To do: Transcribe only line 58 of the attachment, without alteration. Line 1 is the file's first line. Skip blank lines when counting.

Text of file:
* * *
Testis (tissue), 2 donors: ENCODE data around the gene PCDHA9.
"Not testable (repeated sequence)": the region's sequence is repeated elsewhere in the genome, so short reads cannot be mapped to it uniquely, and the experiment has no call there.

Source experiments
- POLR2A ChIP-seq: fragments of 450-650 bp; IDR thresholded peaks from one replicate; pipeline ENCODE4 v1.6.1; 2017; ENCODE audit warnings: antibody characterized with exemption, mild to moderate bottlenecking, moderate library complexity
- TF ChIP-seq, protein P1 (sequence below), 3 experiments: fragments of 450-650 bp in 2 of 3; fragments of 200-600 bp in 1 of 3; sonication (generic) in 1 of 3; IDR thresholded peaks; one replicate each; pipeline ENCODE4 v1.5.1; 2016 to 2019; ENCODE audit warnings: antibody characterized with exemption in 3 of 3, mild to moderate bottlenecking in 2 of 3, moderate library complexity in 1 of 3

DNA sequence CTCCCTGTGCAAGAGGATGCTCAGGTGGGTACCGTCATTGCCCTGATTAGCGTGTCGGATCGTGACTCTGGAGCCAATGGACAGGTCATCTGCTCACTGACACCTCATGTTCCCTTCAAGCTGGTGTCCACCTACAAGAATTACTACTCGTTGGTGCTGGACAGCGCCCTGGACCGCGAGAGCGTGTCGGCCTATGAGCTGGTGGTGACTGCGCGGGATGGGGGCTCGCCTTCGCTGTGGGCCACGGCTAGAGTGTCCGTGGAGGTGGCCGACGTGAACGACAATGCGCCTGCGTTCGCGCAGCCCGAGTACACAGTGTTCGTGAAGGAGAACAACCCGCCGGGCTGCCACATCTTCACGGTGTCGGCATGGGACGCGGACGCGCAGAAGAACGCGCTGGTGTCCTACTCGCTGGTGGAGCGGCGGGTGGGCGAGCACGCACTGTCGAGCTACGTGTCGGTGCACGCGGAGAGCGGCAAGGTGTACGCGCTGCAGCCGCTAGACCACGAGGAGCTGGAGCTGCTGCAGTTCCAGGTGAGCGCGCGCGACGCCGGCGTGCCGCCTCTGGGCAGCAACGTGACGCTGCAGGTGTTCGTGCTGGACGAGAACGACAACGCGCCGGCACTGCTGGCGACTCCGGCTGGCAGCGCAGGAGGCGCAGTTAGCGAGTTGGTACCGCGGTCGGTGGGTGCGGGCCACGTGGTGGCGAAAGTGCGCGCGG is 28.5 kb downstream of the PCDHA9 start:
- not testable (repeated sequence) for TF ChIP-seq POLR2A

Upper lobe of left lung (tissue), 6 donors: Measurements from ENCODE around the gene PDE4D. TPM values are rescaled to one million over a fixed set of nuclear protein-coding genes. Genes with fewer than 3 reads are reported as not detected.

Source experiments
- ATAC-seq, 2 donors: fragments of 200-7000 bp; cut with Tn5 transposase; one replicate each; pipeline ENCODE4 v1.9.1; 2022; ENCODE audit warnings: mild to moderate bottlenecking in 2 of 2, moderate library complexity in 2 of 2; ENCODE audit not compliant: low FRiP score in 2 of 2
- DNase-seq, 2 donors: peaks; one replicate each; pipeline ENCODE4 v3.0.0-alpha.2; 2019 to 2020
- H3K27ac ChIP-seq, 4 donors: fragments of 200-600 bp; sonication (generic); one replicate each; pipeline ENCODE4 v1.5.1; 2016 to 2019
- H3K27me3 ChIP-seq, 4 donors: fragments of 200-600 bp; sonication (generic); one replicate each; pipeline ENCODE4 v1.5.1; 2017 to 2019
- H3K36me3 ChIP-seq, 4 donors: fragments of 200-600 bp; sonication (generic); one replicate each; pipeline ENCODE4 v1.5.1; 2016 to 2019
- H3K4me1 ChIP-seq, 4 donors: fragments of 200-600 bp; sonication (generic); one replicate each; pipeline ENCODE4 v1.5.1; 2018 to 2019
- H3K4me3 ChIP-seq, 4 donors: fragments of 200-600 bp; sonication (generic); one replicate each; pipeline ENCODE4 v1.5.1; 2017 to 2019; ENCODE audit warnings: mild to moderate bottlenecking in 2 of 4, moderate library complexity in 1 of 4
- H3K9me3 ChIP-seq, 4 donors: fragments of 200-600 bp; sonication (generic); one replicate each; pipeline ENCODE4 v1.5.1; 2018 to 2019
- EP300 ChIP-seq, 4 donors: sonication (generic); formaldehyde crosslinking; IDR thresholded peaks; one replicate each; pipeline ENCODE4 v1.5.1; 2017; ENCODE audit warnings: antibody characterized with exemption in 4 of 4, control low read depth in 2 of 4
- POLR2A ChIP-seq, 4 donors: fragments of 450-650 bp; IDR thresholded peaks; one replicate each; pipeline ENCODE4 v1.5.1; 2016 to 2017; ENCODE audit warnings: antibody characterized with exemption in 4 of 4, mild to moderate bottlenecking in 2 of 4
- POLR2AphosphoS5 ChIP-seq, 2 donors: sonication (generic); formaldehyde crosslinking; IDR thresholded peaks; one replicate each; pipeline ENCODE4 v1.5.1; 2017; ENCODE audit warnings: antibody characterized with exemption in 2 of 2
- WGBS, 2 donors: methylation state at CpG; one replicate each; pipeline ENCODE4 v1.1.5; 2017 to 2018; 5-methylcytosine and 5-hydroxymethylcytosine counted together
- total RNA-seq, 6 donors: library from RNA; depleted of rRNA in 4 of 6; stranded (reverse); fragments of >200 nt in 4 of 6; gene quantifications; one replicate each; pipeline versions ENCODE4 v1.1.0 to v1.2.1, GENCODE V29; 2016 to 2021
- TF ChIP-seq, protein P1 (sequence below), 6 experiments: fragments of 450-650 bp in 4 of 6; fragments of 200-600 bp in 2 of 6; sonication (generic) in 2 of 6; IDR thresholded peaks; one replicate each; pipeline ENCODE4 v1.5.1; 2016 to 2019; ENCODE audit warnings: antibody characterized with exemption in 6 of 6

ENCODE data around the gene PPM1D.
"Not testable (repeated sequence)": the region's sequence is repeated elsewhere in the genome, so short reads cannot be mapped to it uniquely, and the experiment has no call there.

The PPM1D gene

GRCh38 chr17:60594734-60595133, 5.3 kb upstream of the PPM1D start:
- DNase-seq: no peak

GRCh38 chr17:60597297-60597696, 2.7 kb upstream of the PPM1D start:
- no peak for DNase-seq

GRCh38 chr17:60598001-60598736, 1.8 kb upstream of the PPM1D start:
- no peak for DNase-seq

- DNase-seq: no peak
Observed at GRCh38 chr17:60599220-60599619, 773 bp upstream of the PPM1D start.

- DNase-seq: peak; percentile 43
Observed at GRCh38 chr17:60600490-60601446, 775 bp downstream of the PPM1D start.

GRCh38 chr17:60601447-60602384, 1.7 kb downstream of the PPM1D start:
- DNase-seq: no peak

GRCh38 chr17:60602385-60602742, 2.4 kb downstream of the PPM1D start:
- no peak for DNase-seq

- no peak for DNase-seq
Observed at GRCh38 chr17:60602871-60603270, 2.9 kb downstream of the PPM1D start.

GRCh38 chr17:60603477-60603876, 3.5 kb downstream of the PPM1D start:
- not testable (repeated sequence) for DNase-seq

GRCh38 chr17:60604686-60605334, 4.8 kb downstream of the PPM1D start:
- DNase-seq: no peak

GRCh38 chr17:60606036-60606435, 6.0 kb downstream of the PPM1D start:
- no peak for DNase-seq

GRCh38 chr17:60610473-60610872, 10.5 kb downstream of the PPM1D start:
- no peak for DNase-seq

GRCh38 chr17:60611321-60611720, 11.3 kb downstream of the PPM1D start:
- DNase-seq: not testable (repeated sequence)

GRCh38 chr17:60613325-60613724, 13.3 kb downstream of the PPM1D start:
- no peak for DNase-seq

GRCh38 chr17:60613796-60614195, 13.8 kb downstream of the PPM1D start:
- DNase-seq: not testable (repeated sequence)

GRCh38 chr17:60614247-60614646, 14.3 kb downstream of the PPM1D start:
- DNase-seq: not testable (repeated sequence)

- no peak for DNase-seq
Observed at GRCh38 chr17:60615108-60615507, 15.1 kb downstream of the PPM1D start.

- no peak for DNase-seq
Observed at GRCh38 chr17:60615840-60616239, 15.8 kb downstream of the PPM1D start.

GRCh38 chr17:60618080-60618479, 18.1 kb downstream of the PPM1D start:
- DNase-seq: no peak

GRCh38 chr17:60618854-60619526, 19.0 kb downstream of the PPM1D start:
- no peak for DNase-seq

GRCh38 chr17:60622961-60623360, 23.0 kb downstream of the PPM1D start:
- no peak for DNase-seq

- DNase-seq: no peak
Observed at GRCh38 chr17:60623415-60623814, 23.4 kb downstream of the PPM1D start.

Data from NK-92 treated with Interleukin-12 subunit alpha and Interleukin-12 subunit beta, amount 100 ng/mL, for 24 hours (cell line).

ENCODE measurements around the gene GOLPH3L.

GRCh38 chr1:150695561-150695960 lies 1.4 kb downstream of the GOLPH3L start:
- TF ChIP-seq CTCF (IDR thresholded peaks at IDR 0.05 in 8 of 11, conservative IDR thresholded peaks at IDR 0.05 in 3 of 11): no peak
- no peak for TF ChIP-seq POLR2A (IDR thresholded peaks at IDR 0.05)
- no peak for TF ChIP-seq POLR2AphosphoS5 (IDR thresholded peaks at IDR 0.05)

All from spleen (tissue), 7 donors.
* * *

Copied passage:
- DNase-seq: not testable (repeated sequence)